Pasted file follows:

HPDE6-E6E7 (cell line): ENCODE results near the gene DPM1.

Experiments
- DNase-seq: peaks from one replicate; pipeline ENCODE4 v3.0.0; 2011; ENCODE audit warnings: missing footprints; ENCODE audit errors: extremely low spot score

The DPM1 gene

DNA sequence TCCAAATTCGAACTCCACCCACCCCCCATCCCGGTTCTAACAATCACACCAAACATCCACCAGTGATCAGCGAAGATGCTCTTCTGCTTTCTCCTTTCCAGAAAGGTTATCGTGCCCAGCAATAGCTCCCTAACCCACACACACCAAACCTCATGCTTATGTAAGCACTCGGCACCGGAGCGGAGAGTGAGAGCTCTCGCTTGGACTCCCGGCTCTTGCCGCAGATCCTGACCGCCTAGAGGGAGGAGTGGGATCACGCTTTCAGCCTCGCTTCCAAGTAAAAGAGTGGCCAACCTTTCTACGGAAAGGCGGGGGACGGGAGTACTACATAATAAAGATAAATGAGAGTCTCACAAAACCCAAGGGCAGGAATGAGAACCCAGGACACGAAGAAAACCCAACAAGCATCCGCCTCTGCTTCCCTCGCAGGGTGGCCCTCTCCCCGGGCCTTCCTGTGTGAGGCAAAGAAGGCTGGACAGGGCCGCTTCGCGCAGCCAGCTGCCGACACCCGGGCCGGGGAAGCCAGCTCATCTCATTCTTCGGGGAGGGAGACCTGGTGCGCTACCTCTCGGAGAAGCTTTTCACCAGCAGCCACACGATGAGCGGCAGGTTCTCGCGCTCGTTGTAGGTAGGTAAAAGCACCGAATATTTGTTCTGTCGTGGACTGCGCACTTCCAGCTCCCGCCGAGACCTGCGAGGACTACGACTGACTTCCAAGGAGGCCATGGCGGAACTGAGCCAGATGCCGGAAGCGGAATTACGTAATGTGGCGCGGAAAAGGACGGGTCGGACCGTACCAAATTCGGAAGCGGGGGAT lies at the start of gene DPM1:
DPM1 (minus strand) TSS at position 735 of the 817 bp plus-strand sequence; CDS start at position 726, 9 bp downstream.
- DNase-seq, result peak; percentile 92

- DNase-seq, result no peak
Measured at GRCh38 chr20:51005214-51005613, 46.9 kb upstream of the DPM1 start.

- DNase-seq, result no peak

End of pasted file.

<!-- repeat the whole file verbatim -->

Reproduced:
HPDE6-E6E7 (cell line): ENCODE results near the gene DPM1.

Experiments
- DNase-seq: peaks from one replicate; pipeline ENCODE4 v3.0.0; 2011; ENCODE audit warnings: missing footprints; ENCODE audit errors: extremely low spot score

The DPM1 gene

DNA sequence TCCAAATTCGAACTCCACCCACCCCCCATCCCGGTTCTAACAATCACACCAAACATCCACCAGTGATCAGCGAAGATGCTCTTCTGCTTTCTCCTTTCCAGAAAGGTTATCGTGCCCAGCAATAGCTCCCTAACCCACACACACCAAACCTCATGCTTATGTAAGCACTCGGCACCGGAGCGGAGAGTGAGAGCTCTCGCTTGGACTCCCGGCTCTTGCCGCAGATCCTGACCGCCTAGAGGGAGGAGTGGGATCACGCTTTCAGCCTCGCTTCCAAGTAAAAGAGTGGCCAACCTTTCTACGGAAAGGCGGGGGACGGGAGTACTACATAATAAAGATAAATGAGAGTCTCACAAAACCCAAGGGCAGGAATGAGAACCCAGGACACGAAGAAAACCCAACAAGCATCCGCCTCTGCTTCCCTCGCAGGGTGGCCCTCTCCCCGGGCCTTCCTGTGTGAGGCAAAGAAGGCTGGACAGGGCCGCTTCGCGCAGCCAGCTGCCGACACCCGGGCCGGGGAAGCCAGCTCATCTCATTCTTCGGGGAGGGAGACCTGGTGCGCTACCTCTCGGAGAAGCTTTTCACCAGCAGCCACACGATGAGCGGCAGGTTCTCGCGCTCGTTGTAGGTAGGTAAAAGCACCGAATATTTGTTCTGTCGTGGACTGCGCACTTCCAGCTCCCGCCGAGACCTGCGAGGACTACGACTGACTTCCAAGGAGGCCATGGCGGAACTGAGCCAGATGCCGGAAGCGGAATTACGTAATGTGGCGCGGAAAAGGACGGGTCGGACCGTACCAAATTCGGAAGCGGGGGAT lies at the start of gene DPM1:
DPM1 (minus strand) TSS at position 735 of the 817 bp plus-strand sequence; CDS start at position 726, 9 bp downstream.
- DNase-seq, result peak; percentile 92

- DNase-seq, result no peak
Measured at GRCh38 chr20:51005214-51005613, 46.9 kb upstream of the DPM1 start.

- DNase-seq, result no peak